By Haylee Hackenberg
I’ve just welcomed my third child. We welcomed our little girl after a five-year gap. So much of my mothering identity was built around the two under two rhetoric. With good reason – that sh*t was hard. It’s been really interesting seeing people’s reactions to “the gap”. My eldest are 5 and 7 now, and many people have expressed surprise, curiosity, or even thinly veiled disgust that I would “go again” after getting through the hard part, (when is the easy part??!).
The thing is though, it wasn’t a gap. We were busy living. In those five years, we experienced loss, and love, and joy. So much joy. We made new friends, we strengthened old bonds. We battled through health challenges, relationship challenges, and parenting challenges. My husband and I both completely changed careers, we watched our eldest thrive at school and our middle child grows more resilient and confident each day. I fulfilled a lifelong dream of writing a book and securing a publishing contract. That’s not a gap. This baby will not fill any void. This baby is a welcomed, loved, and very wanted addition to our already joy-filled life.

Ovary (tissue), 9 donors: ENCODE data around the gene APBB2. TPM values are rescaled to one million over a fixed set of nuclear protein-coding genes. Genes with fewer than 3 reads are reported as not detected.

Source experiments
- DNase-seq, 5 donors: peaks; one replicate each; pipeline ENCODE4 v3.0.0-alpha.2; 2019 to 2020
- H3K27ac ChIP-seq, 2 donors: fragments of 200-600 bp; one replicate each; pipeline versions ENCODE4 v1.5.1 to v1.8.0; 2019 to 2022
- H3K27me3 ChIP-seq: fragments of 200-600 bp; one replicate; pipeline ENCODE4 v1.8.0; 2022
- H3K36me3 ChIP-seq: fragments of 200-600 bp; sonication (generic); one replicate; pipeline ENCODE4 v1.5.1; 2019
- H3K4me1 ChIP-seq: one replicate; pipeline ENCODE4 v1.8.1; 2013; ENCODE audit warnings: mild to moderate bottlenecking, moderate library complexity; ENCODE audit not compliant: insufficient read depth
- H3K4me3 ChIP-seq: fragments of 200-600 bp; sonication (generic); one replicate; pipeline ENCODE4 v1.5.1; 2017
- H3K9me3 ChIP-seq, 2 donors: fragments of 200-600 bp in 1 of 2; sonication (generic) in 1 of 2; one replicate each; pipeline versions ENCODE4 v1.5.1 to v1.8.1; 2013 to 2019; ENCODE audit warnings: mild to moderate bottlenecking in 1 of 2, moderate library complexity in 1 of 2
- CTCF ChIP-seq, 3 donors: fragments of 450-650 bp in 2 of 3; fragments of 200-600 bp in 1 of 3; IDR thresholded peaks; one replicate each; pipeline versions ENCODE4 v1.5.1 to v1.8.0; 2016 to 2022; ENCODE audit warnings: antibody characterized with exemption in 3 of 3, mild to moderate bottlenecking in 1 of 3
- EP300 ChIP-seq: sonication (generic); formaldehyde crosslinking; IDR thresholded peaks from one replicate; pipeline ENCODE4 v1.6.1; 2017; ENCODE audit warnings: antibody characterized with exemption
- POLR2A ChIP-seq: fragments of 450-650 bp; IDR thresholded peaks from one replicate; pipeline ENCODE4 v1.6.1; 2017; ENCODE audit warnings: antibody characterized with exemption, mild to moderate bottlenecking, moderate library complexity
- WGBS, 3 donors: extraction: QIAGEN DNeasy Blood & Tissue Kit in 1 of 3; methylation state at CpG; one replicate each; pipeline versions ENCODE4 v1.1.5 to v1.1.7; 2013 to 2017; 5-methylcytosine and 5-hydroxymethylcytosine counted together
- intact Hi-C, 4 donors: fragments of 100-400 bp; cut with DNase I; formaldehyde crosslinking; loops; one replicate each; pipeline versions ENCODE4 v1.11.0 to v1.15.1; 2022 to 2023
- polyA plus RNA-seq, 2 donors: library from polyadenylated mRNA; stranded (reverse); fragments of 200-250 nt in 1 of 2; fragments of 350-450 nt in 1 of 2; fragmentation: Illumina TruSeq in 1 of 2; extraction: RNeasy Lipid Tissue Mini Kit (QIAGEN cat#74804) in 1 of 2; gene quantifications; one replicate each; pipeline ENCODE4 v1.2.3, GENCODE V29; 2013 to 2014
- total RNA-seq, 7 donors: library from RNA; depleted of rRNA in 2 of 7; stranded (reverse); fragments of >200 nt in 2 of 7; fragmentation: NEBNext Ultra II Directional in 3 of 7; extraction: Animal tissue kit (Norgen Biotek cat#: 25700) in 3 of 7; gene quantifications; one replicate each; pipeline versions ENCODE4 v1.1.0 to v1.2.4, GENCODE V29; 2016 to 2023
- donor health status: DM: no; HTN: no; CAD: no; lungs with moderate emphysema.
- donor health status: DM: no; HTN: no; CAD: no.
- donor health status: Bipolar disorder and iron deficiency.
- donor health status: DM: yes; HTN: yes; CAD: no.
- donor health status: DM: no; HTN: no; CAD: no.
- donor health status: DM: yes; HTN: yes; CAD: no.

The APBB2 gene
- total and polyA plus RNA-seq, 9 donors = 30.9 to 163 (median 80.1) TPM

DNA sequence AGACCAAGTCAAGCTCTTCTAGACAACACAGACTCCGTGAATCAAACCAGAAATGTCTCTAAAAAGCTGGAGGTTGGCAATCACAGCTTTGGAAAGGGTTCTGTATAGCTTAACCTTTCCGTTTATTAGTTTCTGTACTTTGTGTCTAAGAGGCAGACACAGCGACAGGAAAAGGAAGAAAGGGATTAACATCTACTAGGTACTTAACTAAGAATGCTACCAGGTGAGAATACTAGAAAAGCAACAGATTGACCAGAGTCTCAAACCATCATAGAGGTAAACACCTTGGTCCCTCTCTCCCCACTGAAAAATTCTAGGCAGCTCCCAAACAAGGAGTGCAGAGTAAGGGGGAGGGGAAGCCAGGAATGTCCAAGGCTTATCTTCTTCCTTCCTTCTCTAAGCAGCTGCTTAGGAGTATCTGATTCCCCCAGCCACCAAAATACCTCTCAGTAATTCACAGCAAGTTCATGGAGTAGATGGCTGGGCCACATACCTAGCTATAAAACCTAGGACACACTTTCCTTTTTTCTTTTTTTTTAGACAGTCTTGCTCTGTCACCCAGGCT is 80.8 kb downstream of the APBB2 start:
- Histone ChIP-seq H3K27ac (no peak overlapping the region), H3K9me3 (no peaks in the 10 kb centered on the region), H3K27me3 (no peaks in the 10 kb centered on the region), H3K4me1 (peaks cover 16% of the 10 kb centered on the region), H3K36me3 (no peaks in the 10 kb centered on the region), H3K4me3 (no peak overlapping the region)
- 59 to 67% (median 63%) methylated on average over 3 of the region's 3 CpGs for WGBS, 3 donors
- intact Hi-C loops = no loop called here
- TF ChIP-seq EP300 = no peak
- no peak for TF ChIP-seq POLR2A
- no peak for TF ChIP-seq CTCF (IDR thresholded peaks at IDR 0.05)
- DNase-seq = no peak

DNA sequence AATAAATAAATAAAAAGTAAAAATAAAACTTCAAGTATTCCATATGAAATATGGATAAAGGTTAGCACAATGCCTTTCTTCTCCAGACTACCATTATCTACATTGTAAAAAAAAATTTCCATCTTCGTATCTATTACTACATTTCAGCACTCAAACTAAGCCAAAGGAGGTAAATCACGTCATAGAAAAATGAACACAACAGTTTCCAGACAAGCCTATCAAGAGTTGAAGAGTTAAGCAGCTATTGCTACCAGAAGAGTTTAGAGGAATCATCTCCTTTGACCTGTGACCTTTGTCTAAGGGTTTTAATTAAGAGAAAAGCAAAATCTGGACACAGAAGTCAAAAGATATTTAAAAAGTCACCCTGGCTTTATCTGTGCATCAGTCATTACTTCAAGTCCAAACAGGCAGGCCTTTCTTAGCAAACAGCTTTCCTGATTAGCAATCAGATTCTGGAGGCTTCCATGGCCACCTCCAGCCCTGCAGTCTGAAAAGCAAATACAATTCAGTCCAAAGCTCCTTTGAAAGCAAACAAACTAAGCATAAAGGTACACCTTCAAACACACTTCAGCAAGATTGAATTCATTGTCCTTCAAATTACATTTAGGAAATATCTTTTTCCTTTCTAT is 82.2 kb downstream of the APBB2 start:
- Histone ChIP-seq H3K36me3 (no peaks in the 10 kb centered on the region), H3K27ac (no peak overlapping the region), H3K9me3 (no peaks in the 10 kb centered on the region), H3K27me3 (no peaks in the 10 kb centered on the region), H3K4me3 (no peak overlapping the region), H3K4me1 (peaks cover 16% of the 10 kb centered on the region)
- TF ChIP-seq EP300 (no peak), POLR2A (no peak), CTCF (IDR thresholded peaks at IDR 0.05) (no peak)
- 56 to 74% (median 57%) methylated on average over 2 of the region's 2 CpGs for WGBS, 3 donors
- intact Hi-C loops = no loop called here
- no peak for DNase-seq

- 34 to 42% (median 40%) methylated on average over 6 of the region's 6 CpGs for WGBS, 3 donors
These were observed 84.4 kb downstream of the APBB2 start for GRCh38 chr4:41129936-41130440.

Something else happened in ‘the gap’. I became a far better mother.
My heart hurts a little when I think of all my firsts as a mum. For my small baby, and for me. We were both learning, and I’m afraid I didn’t have much grace for myself and my perceived mistakes. It was all just so…difficult. I was tired – bone-tired, soul achingly lonely, and quite sure I was failing at the most important job of my life. In amongst it all was birth trauma, unmet expectations, and a love so big I felt like I might drown in it. In truth, I did drown in it.
Every instinct in my body raged against the “shoulds” that were raining down upon me, and I was sure that every parenting decision I made was the wrong one. My beautiful baby did all the things I (now) know babies do. She woke regularly to feed, she cluster fed, she sought my arms for sleep, and she screamed her tiny head off in the car. Naturally, I figured this was all my fault, and I was failing her in my duties as a mother because she couldn’t self-settle, didn’t space out her feeds, and no amount of mirrors or toys in the car would stop her from crying.